Since the Accident
By Laura McHale Holland
Since the accident, the sun shines only at half mast and wrens roost in other yards. All day, she looks out the window as pine needles fall to the ground. At night, he drinks alone in the den while she knits in the bedroom.
Since the accident, soot falls from the clouds and rats nibble on the insulation in their attic. Over breakfast, their tongues bleach memories of that day from bright to blurred to translucent. No gouge remains in the trunk of an old oak tree; their Camry is not scorched; a blue tricycle is no longer smashed at the side of the road; a child is not struggling for each breath in a hospital bed.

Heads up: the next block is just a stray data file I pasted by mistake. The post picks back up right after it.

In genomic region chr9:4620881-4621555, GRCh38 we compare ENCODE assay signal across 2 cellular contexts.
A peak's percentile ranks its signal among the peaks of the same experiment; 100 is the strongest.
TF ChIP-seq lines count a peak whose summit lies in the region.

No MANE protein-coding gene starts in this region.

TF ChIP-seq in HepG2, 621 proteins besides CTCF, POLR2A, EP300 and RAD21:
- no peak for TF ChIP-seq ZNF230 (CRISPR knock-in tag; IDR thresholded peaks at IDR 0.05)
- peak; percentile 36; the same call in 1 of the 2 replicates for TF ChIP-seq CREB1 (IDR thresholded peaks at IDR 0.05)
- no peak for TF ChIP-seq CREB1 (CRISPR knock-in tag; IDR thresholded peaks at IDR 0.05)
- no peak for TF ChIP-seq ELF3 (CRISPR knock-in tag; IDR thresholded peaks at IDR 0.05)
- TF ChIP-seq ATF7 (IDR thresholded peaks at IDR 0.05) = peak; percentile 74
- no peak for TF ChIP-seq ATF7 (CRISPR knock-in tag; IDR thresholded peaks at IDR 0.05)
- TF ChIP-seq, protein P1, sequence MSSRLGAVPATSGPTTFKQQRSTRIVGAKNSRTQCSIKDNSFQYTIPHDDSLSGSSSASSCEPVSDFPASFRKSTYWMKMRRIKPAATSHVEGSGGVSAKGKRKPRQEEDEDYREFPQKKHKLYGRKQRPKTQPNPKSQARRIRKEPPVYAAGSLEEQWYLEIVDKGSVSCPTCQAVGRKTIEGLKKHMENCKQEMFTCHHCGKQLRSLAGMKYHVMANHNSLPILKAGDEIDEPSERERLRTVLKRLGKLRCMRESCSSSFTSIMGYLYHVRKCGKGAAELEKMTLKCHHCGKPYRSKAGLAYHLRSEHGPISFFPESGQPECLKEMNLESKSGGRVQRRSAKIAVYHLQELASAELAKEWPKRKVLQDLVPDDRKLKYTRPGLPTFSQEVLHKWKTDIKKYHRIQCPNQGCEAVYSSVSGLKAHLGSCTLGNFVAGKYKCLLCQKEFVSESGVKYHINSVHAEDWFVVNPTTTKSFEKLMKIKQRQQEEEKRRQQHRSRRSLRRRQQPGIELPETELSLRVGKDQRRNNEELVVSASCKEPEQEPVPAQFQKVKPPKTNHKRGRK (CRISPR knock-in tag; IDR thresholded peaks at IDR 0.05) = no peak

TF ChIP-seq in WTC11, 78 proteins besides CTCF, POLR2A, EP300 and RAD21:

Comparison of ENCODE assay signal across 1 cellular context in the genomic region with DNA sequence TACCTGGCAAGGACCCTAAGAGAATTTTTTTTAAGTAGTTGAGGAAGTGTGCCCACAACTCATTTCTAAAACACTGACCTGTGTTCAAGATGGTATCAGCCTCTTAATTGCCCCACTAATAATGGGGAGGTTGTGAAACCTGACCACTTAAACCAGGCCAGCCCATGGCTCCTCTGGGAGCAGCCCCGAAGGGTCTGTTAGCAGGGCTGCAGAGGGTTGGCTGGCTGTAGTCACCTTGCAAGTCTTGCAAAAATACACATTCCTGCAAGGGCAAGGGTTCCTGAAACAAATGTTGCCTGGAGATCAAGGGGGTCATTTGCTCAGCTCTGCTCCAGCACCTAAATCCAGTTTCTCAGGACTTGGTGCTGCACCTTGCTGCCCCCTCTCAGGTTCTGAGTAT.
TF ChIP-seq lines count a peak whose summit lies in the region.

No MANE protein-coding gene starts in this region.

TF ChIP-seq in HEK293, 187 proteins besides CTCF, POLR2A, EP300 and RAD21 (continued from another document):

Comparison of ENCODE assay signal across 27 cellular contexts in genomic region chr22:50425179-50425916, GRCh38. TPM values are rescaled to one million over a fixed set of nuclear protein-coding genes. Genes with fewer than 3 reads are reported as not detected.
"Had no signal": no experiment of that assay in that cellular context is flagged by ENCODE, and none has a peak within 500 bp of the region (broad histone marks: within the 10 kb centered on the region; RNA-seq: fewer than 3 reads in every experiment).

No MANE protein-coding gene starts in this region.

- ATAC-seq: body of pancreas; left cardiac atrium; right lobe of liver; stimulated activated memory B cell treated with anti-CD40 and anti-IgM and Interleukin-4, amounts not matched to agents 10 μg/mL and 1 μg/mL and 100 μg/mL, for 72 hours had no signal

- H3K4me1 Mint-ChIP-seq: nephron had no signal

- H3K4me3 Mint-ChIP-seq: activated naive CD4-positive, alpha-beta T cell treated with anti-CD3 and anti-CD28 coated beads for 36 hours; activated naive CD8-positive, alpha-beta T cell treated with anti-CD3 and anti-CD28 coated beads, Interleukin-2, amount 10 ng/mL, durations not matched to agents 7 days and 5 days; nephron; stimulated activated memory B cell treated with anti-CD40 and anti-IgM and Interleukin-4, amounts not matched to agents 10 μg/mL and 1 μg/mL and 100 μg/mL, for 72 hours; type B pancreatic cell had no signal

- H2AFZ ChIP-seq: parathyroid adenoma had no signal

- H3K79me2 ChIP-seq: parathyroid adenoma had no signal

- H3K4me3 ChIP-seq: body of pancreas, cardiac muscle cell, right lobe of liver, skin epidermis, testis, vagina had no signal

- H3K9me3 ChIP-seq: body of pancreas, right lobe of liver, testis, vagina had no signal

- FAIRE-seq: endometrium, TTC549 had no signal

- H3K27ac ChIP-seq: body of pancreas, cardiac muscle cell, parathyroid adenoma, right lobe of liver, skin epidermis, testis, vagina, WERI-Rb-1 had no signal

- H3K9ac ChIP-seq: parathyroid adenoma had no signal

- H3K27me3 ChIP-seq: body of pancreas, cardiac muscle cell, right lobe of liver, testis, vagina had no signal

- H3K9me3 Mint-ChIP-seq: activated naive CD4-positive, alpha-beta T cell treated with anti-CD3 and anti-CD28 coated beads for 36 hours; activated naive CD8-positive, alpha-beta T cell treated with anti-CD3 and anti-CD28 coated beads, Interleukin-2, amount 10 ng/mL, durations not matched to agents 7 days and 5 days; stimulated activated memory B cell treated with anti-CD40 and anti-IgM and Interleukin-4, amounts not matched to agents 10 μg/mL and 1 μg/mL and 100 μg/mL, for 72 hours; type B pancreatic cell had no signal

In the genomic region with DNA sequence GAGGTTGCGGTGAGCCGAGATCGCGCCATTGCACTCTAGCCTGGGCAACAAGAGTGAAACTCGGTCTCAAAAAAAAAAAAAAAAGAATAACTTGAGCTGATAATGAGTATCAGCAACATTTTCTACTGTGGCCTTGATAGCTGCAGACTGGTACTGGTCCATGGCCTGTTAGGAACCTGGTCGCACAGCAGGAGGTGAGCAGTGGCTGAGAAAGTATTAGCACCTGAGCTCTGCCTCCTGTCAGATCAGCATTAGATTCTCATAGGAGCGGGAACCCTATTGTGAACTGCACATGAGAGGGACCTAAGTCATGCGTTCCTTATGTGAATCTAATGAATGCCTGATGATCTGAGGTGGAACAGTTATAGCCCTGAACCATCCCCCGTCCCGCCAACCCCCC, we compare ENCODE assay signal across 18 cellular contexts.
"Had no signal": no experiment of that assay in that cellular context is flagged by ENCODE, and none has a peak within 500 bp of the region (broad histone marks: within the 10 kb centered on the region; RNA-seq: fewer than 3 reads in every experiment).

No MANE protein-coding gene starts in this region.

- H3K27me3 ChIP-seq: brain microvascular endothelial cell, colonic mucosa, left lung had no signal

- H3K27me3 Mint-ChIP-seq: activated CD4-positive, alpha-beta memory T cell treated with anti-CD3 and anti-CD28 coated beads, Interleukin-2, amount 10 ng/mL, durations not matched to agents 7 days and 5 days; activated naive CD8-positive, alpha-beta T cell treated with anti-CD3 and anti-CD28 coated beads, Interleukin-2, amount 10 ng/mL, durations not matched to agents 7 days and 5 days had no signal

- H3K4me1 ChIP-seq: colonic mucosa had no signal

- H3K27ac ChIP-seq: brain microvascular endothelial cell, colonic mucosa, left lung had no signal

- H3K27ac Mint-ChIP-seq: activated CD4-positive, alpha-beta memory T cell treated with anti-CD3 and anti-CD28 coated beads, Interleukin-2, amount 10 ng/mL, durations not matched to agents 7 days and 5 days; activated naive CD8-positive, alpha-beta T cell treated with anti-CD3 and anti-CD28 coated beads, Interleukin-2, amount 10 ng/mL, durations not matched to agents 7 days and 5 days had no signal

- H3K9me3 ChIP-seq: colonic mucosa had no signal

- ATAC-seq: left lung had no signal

He opens the front door and steps onto a porch stabbed with icicles. He walks down the empty driveway and into the street. She follows. Hand in hand they amble down blocks they used to know but no longer recognize. Horns blare for them to get out of the road. They pause at a curb, each one wanting to go home, neither one knowing the way.